‘Don’t threaten workers’, unions warn employers ahead of mega rally

Ahead of what is expected to be one of the largest political rallies in Melbourne’s history, Victorian Trades Hall Council Secretary Luke Hilakari has warned employers not to interfere with the democratic right of all Australians to protest.

Working people from around the state will join forces to take to the streets and protest rising inequality, falling wages, insecure work and some of the most restrictive industrial laws in the world.

Expert legal advice provided by Maurice Blackburn Lawyers also confirms that employees have the right to participate in lawful activities organised by their union, and are entitled to request annual leave to attend the rally. Refusing a leave request may amount to adverse action under the Fair Work Act, potentially leaving corporate employers liable for a fine of up to $63,000 per contravention.

Melbourne’s rally, starting at Victorian Trades Hall in Carlton at 10.30am on Tuesday 23 October, promises to be one of the largest rallies the country has ever seen.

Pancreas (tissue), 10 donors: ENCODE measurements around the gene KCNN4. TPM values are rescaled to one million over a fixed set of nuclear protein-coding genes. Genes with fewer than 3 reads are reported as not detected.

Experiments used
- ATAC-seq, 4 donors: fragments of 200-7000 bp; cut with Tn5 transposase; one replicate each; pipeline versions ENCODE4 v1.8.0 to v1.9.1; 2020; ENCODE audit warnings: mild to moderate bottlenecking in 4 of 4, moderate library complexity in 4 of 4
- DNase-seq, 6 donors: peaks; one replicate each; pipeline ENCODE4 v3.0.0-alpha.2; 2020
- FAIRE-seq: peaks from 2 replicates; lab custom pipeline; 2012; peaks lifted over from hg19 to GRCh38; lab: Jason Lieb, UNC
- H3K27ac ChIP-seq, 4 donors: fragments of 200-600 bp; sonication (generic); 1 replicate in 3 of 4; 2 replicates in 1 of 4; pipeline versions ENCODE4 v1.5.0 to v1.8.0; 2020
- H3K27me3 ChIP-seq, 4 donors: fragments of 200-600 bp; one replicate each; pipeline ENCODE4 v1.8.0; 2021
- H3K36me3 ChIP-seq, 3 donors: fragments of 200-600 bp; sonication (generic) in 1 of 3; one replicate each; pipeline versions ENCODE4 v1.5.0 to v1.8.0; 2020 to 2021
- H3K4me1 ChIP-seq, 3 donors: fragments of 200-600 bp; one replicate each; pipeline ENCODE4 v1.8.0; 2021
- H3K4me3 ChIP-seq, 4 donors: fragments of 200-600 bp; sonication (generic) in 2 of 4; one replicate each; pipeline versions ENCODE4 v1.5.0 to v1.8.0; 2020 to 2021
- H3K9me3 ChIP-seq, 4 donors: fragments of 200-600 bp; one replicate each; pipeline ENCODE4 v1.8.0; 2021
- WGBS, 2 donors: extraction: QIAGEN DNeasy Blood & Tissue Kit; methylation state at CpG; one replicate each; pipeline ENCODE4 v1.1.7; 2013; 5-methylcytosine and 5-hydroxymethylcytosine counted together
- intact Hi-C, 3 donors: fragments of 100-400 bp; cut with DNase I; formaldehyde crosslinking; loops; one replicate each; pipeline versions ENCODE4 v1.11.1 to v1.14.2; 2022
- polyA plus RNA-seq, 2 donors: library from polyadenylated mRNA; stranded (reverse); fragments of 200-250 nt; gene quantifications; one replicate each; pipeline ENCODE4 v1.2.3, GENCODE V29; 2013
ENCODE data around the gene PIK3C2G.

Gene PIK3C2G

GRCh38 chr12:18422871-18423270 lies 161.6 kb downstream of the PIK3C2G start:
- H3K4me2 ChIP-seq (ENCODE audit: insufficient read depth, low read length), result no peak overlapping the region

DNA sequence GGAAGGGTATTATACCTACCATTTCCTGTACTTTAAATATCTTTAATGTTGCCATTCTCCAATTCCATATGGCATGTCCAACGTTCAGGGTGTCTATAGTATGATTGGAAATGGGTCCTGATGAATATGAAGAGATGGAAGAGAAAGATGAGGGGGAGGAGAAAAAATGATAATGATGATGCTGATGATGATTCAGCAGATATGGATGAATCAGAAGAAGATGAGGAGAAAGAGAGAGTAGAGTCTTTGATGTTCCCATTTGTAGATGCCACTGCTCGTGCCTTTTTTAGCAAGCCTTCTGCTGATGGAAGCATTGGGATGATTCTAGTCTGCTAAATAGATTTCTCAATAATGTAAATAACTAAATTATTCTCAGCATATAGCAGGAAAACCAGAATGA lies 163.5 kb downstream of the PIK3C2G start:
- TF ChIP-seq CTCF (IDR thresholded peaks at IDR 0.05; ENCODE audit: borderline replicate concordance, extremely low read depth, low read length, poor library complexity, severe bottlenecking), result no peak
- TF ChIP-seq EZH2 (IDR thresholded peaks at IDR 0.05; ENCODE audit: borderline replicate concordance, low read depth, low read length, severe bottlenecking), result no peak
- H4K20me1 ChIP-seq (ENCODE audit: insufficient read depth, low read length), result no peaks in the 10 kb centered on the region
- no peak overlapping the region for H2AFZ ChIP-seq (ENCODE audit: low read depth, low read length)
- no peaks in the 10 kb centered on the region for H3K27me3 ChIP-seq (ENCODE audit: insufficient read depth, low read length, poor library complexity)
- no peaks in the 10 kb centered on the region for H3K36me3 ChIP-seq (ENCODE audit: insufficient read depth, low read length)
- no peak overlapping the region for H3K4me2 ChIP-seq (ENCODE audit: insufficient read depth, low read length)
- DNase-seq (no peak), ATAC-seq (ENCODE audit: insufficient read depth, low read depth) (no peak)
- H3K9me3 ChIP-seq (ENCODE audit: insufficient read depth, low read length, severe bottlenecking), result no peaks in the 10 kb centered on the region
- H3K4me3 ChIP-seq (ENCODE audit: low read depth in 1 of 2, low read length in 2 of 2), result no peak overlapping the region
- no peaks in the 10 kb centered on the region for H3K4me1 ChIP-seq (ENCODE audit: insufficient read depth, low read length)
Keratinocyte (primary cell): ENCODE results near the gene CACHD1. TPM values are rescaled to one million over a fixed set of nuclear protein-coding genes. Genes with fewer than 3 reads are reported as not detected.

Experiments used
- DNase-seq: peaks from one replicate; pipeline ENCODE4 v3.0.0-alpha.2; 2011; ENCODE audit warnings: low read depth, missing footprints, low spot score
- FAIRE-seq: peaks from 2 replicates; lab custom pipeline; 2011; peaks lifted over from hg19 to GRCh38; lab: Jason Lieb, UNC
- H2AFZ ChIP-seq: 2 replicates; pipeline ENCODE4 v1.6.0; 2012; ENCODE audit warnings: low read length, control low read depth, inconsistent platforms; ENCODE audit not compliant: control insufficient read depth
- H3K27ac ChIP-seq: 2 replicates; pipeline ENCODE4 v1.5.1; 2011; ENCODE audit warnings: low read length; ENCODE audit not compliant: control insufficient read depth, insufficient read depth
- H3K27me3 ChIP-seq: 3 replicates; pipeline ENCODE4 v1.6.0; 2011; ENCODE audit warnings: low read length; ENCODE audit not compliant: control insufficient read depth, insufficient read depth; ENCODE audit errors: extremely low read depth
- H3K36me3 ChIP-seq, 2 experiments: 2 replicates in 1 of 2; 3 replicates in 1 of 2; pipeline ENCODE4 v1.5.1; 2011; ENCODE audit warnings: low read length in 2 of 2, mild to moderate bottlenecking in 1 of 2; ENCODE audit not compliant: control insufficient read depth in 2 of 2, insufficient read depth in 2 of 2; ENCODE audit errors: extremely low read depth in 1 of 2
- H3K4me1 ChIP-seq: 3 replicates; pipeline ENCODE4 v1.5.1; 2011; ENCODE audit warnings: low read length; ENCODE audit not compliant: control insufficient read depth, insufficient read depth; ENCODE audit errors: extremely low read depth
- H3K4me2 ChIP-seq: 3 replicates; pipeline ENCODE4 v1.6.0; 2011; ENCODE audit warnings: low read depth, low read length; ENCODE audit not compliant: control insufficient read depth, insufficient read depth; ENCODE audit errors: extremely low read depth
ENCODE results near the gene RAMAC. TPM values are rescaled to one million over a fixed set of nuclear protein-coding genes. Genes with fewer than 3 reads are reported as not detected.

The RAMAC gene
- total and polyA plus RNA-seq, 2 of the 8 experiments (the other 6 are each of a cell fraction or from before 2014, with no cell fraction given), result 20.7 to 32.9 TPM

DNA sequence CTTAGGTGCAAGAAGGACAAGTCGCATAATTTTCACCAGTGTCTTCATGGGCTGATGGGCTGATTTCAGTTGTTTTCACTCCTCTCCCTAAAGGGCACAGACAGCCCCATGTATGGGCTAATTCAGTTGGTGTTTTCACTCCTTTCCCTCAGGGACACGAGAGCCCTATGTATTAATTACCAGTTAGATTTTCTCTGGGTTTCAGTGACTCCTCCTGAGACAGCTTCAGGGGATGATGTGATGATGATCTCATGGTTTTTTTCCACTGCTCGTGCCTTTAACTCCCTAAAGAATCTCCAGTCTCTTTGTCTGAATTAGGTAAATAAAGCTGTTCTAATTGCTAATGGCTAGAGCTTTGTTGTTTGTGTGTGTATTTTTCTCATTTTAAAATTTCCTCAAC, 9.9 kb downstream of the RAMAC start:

A resolution was passed by the Trades Hall Executive ahead of the rally, warning that employers who try to force workers not to attend the rally face the prospect of public shaming and community boycotts, saying “One of the cornerstones of Australian democracy is the right for individuals and working families to rally in support of fairer working conditions and better living standards.”


Quotes attributable to Luke Hilakari, Secretary Victorian Trades Hall Council:

“The Morrison Government and their business lobby friends know that when workers stand together, we are unbreakable. We can change the rules and get a fairer deal for working people, but it won’t happen by sitting around waiting for permission from the very people who conspire to keep our wages low in the first place.”

“Employers are already threatening workers, and this is not on. Working people have a right to take democratic action to secure their future. We will not be afraid of calling out those who seek to intimidate Australian workers.”

“Australia needs a pay rise, and we’re going out to get it on Tuesday.”

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